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3.8
297 Ratings

The Shanghai Gesture

Directed by Josef von Sternberg
United States, 1941
Film noir

Synopsis

Mother Gin Sling finds her casino threatened with closing by English financier Sir Guy Charteris. Gin Sling knows that the key to keeping her gambling den open is to dig up some dirt on Sir Guy. She finds out that his grown-up daughter, Poppy, is a frequent and deeply indebted guest of the casino.

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The Shanghai Gesture Directed by Josef von Sternberg

Awards & Festivals

Academy Awards

1943 | 2 nominations including: Best Art Direction-Interior Decoration, Black-and-White

Critics reviews

Our story has nothing to do with the present, warns an opening caption – and I’m totally up for that, a dreamlike escapist concoction based on visual allure, set in a place of fake names, different races and “thoroughbred mongrels”. The problem is that a plot of sorts keeps stuttering through the action, just enough to make it clear that it’s choppy and confusing.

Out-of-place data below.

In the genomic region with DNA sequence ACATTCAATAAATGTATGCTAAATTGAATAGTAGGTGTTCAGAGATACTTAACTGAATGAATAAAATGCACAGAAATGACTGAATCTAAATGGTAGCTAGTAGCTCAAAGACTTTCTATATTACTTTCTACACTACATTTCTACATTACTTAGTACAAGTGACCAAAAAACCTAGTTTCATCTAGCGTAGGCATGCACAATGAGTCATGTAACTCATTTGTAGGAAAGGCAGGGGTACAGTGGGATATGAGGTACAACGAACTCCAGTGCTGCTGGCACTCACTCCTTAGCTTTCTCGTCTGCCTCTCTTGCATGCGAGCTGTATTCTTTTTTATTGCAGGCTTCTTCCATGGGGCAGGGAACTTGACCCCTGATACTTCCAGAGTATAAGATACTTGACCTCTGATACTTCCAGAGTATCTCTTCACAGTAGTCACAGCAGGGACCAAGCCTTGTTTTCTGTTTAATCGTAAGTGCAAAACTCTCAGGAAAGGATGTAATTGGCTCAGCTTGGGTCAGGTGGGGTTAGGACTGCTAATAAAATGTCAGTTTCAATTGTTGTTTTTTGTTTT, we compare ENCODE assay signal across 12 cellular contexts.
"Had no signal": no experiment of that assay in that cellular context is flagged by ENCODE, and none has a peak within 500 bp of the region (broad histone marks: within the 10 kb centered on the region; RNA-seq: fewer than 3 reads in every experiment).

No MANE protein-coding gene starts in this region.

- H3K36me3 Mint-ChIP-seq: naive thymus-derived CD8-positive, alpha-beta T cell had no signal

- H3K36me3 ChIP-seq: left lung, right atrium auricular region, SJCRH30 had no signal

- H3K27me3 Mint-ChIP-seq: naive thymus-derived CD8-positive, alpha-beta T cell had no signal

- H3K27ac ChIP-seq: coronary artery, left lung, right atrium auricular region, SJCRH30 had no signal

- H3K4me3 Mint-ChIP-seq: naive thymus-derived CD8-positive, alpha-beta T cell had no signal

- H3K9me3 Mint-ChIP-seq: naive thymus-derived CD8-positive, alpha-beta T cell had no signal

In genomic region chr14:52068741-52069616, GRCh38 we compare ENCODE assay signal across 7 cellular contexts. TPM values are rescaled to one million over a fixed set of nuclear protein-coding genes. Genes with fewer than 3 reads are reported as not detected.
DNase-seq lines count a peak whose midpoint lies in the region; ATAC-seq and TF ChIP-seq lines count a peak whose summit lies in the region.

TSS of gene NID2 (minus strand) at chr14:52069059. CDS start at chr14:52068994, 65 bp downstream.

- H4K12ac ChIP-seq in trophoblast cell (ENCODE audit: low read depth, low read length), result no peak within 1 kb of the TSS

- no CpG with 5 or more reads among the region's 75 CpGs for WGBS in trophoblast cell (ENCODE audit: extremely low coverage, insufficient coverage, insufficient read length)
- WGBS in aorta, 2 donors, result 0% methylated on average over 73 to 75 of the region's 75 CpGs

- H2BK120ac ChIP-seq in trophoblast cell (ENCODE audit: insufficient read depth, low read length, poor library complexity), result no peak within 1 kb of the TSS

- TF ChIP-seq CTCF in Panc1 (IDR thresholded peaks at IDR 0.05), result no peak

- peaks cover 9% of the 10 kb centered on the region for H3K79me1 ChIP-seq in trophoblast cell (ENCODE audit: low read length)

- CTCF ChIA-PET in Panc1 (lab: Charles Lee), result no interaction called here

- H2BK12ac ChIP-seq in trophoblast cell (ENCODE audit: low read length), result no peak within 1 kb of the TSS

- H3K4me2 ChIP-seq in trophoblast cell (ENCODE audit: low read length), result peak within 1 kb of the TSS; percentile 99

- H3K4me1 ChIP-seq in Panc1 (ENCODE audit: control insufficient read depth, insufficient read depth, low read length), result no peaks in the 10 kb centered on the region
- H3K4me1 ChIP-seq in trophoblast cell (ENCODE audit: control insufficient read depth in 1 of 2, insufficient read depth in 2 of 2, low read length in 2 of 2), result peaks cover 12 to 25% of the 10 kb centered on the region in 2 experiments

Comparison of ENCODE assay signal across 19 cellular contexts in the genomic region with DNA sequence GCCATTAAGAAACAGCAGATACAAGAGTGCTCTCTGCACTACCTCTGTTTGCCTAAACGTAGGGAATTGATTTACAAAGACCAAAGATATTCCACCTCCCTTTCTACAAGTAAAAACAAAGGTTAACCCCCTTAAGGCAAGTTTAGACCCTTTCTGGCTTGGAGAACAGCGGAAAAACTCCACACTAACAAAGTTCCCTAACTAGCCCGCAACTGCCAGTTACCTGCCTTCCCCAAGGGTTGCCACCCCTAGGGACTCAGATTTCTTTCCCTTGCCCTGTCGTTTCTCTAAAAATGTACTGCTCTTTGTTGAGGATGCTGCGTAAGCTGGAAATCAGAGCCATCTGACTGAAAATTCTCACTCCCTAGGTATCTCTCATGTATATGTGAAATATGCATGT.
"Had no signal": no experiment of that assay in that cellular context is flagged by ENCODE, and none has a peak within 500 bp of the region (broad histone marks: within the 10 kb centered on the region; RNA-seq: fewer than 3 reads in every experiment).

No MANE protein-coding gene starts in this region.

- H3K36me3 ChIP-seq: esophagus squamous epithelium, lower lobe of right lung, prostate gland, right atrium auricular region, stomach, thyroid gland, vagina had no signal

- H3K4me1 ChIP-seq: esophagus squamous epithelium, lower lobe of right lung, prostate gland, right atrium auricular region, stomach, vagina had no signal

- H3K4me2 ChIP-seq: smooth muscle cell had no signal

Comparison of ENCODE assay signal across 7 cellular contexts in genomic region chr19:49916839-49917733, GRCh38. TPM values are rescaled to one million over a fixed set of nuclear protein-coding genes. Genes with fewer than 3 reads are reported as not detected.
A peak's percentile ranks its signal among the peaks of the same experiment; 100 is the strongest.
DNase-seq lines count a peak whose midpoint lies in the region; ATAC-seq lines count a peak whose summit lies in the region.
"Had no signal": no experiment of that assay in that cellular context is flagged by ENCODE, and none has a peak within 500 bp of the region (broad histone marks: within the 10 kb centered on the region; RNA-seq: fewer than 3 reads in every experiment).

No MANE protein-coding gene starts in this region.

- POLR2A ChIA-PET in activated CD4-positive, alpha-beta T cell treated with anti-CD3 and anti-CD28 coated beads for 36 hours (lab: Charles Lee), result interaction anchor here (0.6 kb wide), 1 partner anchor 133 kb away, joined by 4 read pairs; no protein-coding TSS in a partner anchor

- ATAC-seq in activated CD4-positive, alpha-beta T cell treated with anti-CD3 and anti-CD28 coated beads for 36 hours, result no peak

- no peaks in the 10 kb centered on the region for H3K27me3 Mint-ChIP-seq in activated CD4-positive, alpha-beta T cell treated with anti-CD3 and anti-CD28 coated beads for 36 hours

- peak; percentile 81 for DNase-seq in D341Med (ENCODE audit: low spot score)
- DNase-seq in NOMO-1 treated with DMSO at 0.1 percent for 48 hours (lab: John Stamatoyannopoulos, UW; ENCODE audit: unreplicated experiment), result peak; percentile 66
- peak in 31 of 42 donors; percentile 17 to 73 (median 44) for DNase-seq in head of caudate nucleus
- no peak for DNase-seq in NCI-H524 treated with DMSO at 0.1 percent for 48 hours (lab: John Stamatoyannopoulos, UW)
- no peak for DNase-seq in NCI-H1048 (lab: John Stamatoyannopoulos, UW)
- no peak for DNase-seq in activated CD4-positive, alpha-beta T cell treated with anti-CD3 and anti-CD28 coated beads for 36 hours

July 11, 2015
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Its spirit—simultaneously ineffable and wiseass, aroused and bored, heavy and free—is best summed up by Mature’s proto-punk exchange with Tierney: “You said Doctor Omar. Doctor of what?” “Doctor of nothing.”
October 24, 2014
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Breen’s office interference aside, ‘The Shanghai Gesture’ endures as a mesmerizing celluloid dreamscape, unscathed by Hollywood’s attempts to rein in an uncompromising visionary constitutionally incapable of following any dictum other than his own perfectionism, and a belief in the power of light and shadows to bring his hand crafted human marionettes to life.
October 18, 2013
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